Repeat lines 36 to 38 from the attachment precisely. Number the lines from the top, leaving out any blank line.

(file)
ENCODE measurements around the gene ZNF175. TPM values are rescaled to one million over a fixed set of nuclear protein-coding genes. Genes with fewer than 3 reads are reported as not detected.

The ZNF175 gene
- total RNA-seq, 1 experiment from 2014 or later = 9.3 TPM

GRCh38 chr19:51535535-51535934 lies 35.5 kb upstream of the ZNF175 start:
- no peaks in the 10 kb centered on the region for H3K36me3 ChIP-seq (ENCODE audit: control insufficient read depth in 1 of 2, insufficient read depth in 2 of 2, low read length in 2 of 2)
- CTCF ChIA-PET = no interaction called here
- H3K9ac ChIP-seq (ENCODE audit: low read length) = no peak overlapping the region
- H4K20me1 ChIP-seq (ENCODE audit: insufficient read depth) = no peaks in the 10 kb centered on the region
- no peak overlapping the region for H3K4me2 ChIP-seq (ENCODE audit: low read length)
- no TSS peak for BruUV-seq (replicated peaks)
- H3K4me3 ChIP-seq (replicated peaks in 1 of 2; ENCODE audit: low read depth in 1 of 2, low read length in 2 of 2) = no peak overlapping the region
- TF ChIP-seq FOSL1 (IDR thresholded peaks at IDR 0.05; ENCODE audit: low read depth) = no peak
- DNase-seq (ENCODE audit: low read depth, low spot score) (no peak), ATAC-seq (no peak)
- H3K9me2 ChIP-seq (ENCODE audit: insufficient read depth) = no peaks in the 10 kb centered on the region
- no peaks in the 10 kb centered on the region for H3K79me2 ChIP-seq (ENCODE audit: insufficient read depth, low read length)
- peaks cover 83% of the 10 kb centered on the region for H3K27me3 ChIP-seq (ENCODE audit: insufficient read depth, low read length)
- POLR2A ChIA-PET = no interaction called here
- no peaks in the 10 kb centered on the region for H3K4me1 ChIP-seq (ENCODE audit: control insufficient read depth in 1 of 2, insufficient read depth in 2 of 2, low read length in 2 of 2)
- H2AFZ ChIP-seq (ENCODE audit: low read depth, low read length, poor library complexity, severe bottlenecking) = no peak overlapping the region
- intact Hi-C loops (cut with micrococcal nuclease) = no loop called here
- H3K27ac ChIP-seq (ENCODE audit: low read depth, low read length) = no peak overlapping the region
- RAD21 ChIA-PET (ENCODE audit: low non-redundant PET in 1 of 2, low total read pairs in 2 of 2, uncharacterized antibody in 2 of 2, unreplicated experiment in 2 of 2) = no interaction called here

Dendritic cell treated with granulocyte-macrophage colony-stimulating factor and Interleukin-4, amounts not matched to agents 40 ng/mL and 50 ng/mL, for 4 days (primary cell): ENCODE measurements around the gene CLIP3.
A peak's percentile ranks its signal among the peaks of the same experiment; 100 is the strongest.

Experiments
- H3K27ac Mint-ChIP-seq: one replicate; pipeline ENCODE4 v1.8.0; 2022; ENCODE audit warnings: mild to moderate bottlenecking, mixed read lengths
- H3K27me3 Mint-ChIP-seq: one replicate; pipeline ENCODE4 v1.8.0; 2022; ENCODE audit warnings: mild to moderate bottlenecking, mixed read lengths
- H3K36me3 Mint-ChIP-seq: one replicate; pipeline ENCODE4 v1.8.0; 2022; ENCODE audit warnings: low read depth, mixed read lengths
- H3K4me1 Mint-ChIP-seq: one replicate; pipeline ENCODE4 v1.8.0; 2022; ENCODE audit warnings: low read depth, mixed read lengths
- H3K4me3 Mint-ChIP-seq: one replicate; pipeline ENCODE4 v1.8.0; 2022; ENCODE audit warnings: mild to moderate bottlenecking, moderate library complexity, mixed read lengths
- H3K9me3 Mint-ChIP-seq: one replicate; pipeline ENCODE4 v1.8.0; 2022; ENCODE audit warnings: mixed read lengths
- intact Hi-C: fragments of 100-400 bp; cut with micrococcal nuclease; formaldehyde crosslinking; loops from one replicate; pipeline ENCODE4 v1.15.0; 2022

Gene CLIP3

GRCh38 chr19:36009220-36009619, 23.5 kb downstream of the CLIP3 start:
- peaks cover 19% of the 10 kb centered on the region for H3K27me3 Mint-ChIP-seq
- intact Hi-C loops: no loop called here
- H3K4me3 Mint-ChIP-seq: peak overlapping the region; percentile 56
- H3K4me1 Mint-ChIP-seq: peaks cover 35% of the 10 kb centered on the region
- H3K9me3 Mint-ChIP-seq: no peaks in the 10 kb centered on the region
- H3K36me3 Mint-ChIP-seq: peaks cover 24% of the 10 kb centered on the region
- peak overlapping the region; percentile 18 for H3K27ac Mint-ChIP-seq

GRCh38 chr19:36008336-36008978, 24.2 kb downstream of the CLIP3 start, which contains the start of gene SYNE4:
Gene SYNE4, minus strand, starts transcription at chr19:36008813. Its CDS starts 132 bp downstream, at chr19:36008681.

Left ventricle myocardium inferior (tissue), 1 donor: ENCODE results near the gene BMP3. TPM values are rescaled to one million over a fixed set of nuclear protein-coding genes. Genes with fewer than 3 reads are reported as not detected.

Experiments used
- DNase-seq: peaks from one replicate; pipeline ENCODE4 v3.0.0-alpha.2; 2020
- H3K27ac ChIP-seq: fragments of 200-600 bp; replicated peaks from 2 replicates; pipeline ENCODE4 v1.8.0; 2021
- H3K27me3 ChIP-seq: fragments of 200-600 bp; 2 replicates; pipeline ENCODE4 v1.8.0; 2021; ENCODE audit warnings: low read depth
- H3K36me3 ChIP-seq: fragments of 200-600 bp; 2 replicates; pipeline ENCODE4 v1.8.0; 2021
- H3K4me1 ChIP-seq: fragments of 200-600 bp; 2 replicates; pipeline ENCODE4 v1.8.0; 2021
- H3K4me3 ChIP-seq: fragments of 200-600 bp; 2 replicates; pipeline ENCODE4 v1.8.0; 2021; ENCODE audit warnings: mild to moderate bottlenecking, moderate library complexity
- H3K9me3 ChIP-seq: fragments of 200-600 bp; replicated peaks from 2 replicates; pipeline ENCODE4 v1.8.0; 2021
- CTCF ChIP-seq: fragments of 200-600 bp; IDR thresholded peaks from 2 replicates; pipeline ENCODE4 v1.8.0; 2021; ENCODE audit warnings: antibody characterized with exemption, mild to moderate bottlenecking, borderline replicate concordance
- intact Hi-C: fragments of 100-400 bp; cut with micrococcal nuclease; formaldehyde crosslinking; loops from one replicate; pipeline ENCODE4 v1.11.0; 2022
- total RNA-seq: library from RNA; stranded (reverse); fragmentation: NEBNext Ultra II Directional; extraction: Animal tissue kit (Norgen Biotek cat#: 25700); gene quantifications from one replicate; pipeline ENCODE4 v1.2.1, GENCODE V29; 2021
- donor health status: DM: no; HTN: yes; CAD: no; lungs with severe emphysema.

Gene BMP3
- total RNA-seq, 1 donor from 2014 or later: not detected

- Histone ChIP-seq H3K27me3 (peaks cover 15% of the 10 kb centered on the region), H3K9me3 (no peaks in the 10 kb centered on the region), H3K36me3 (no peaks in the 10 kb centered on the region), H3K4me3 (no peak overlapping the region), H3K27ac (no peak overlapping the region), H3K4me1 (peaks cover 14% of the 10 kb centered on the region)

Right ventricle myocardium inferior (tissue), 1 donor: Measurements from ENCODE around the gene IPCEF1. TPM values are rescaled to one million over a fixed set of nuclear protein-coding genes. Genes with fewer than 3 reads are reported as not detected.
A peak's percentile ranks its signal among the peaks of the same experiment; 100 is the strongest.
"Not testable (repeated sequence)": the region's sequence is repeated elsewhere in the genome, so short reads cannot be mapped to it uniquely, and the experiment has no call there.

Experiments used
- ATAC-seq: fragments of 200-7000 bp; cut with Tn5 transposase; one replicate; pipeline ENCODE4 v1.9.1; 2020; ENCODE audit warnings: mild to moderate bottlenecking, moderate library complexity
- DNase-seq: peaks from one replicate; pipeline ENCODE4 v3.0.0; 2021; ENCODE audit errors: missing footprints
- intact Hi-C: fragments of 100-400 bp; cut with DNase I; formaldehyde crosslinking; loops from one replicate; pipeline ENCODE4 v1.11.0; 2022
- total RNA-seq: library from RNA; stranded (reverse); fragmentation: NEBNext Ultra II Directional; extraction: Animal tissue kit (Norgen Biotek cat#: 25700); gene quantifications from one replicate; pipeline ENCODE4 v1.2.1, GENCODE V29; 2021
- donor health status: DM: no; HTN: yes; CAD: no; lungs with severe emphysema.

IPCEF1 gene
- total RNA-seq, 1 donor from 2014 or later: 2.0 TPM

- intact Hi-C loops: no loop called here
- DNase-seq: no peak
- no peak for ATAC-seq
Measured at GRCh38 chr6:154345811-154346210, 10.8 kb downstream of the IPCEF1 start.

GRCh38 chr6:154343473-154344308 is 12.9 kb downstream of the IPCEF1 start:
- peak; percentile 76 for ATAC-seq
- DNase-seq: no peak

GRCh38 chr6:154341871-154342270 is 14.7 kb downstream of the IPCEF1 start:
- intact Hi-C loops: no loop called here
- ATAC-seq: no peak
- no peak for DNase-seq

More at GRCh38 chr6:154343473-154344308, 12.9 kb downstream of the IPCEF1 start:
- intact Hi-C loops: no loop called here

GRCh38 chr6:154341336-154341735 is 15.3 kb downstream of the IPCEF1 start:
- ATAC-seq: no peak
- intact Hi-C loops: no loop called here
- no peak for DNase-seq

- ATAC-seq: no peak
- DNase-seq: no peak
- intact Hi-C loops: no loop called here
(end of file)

- intact Hi-C loops: no loop called here
- H3K4me3 Mint-ChIP-seq: peak overlapping the region; percentile 56
- H3K4me1 Mint-ChIP-seq: peaks cover 35% of the 10 kb centered on the region